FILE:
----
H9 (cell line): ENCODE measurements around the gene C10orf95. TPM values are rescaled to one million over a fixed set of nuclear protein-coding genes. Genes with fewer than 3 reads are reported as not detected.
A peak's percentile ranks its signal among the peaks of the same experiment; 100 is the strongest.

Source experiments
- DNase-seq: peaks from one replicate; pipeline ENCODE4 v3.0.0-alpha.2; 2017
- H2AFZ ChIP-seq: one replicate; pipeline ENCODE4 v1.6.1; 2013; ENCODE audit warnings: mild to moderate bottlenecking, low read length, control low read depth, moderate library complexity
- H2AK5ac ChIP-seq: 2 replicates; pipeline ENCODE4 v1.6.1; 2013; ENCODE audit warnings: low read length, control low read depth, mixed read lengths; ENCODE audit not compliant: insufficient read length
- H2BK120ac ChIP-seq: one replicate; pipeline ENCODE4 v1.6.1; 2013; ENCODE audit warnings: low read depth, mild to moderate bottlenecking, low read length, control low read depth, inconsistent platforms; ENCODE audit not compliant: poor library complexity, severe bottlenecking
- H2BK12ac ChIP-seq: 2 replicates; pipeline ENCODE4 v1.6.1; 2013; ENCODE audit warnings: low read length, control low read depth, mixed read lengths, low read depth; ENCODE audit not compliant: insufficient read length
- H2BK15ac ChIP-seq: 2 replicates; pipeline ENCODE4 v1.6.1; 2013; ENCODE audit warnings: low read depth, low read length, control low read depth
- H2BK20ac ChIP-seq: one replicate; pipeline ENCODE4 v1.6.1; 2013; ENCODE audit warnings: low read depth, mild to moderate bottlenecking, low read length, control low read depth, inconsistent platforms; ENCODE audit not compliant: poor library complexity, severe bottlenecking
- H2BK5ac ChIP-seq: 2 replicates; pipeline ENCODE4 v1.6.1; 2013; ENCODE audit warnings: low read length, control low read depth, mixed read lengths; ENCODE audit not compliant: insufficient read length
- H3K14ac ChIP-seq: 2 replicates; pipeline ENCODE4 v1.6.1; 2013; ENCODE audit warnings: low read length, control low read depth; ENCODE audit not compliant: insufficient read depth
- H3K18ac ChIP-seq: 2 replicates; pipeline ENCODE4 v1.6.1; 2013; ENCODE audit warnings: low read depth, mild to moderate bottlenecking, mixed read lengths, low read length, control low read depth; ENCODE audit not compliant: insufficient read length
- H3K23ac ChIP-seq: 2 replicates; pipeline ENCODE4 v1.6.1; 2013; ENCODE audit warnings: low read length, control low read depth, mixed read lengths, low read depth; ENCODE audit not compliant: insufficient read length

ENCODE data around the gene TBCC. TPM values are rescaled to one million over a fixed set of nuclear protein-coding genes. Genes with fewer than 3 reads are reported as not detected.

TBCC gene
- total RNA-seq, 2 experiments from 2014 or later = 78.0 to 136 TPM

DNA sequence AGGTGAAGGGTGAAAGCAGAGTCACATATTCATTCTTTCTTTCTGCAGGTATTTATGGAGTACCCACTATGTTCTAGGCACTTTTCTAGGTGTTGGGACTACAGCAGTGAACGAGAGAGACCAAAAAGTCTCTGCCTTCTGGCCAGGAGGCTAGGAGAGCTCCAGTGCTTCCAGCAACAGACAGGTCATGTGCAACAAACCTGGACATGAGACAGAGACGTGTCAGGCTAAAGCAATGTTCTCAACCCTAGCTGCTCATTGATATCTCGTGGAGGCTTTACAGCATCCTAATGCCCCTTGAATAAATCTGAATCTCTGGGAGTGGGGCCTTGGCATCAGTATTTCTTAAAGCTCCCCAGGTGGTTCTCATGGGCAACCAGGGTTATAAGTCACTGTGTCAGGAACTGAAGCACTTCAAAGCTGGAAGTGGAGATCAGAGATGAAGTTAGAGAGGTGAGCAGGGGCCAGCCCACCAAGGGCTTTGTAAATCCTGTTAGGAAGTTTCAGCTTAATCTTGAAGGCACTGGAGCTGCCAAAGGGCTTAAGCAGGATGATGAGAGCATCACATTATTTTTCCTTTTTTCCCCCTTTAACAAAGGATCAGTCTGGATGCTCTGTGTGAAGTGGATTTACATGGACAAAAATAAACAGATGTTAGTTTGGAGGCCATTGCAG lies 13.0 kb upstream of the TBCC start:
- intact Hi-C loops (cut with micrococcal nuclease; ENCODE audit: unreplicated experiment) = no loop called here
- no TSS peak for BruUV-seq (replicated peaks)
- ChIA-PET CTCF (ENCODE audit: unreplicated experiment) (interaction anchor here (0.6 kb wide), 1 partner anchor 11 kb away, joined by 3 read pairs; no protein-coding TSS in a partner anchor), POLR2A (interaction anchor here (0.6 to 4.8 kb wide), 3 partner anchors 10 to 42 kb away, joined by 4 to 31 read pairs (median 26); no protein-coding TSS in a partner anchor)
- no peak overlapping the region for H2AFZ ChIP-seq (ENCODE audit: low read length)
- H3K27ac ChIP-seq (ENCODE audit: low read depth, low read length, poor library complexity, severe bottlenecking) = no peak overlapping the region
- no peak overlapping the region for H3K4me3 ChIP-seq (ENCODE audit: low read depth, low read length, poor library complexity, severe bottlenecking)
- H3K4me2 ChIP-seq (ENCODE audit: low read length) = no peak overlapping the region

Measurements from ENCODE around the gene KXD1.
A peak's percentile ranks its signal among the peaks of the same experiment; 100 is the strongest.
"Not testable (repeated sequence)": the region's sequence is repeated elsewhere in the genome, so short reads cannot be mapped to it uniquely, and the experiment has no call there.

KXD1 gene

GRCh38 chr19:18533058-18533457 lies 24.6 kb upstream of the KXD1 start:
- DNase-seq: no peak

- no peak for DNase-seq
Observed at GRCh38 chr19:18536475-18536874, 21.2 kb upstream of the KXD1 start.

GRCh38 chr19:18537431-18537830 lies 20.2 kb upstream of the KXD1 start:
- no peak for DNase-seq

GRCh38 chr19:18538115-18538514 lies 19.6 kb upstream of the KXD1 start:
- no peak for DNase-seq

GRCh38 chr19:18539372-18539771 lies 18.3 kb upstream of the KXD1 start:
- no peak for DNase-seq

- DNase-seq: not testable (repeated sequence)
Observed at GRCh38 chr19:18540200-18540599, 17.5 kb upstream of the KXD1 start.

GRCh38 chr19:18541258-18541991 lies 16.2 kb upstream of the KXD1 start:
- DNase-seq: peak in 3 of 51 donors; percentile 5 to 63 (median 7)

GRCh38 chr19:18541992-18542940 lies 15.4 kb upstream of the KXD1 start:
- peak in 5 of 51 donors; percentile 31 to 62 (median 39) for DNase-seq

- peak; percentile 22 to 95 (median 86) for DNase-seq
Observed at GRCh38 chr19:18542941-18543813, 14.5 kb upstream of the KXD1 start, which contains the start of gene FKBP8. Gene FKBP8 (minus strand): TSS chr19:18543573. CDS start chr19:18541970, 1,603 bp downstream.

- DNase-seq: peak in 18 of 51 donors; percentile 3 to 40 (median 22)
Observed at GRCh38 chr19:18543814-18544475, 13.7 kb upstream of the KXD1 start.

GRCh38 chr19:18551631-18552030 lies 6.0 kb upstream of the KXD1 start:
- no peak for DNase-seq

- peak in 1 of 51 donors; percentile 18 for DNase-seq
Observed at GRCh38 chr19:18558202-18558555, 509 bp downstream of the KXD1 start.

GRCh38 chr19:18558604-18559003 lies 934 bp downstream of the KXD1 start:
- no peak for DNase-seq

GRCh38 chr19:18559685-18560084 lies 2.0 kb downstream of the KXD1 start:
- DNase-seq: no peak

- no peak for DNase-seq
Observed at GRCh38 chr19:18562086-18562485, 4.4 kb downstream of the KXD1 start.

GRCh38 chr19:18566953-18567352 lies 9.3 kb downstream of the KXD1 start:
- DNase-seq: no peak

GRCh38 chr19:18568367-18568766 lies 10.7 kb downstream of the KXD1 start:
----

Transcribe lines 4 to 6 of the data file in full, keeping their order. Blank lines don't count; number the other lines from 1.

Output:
- DNase-seq: peaks from one replicate; pipeline ENCODE4 v3.0.0-alpha.2; 2017
- H2AFZ ChIP-seq: one replicate; pipeline ENCODE4 v1.6.1; 2013; ENCODE audit warnings: mild to moderate bottlenecking, low read length, control low read depth, moderate library complexity
- H2AK5ac ChIP-seq: 2 replicates; pipeline ENCODE4 v1.6.1; 2013; ENCODE audit warnings: low read length, control low read depth, mixed read lengths; ENCODE audit not compliant: insufficient read length